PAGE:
KU Leuven: Antibiotics may be a new weapon in the fight against melanomas

Researchers at KU Leuven may have found a new weapon in the fight against melanoma: antibiotics that attack the ‘energy factories’ of cancer cells. These antibiotics take advantage of a weakness that occurs when tumor cells try to survive cancer treatment.

As the cancer develops, some melanoma cells may escape treatment and stop multiplying to “hide” from the immune system. “These cells could later form a new tumor mass,” explains cancer researcher and RNA biologist Eleonora Leucci (KU Leuven). “But in order to survive the cancer treatment, those inactive cells have to keep their ‘energy factories’ – the mitochondria – running all the time. Since mitochondria are descended from bacteria that have come to live in cells over time, they are very vulnerable to a specific type of antibiotic. That gave us the idea to use these antibiotics as a remedy for melanoma.”

The team implanted tumor cells from patients into mice, which were then treated with antibiotics, either as the sole treatment or in combination with existing anti-melanoma therapies. Leucci: “The antibiotics quickly killed many cancer cells and could therefore be used to save valuable time: the time it takes for immunotherapy to take effect. In tumors that stopped responding to therapies, the antibiotics extended the mice’s lifespan — and in some cases, the mice even healed.”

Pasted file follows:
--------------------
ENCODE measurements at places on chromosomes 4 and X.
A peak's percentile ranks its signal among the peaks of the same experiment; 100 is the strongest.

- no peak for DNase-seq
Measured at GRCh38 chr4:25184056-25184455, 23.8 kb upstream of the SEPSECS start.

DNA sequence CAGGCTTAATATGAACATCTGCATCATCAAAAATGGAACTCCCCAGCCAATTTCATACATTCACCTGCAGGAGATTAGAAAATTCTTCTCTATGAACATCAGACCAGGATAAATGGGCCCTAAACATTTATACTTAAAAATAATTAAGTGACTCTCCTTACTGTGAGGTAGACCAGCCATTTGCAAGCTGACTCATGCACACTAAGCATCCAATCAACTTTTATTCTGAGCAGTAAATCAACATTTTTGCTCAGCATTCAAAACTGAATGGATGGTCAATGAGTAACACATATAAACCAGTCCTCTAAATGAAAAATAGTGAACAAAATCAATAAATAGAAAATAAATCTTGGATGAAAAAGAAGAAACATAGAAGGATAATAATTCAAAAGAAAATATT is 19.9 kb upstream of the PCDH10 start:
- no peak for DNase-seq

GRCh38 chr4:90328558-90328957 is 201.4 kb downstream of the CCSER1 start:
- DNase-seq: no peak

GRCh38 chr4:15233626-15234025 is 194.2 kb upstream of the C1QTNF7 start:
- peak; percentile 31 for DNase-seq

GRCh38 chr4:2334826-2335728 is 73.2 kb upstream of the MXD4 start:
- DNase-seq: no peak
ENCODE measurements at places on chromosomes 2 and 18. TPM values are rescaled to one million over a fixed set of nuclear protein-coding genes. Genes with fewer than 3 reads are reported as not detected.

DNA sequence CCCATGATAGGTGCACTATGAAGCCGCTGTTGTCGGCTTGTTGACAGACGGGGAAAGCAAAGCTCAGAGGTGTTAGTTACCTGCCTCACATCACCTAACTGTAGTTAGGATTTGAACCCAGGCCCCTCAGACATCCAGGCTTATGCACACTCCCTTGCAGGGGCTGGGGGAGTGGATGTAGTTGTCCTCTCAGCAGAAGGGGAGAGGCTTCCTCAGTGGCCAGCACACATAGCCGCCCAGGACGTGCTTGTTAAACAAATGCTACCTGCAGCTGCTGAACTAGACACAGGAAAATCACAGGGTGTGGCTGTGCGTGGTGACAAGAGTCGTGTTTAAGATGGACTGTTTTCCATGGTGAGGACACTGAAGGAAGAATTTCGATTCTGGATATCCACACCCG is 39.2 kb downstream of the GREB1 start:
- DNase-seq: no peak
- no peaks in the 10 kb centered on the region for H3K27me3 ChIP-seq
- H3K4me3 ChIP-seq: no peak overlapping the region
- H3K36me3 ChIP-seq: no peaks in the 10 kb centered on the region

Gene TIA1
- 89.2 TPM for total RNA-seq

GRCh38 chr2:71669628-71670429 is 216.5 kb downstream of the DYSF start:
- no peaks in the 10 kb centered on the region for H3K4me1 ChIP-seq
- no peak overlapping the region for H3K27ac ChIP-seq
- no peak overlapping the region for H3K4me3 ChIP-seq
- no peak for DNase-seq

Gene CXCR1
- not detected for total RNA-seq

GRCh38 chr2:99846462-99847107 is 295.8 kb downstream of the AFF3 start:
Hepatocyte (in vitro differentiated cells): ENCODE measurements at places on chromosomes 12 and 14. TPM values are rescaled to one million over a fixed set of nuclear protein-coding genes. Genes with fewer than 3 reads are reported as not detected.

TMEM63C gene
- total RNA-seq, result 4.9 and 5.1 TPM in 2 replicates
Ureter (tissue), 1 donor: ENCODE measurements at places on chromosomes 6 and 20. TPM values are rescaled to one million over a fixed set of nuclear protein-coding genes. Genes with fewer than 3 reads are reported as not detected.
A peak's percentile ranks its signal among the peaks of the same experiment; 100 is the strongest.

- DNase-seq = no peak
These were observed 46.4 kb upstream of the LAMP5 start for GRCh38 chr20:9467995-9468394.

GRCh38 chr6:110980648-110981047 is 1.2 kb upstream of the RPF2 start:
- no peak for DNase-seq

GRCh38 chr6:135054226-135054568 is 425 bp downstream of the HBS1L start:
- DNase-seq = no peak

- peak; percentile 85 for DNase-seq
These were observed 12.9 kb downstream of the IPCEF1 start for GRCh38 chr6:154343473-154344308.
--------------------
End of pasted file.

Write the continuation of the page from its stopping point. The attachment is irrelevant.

The researchers worked with antibiotics that are rarely used against bacterial infections due to increasing antibiotic resistance. However, this resistance has no effect on the effectiveness of the treatment in this study, explains Leucci. “The cancer cells appear to be very sensitive to these antibiotics. We can therefore start using the antibiotics as a medicine against cancer instead of against bacterial infections.”

Potential in the fight against cancer
However, melanoma patients should not start experimenting themselves, warns Leucci. “Our findings are based on studies in mice, so we don’t know how effective this treatment is in humans. Our study reports only one case in humans. A melanoma patient was given antibiotics to treat a bacterial infection, and this caused a resistant melanoma to respond again to standard treatment. This result is encouraging, but more research and more clinical studies are needed to study the use of antibiotics as a cancer treatment. Together with oncologist Oliver Bechter (KU Leuven/UZ Leuven), who is co-author of this study, we are exploring our options.”

This study was funded by, among others, Kom op tegen Kanker. “In the relatively short term, this research could lead to a new treatment option for patients with skin cancer,” said general manager Marc Michils. “Thanks to this data, a new clinical trial in patients can be initiated to investigate whether survival and quality of life improve. Thanks to our donors and campaigners, we were able to support Eleonora Leucci in this important step towards a new treatment against skin cancer.”

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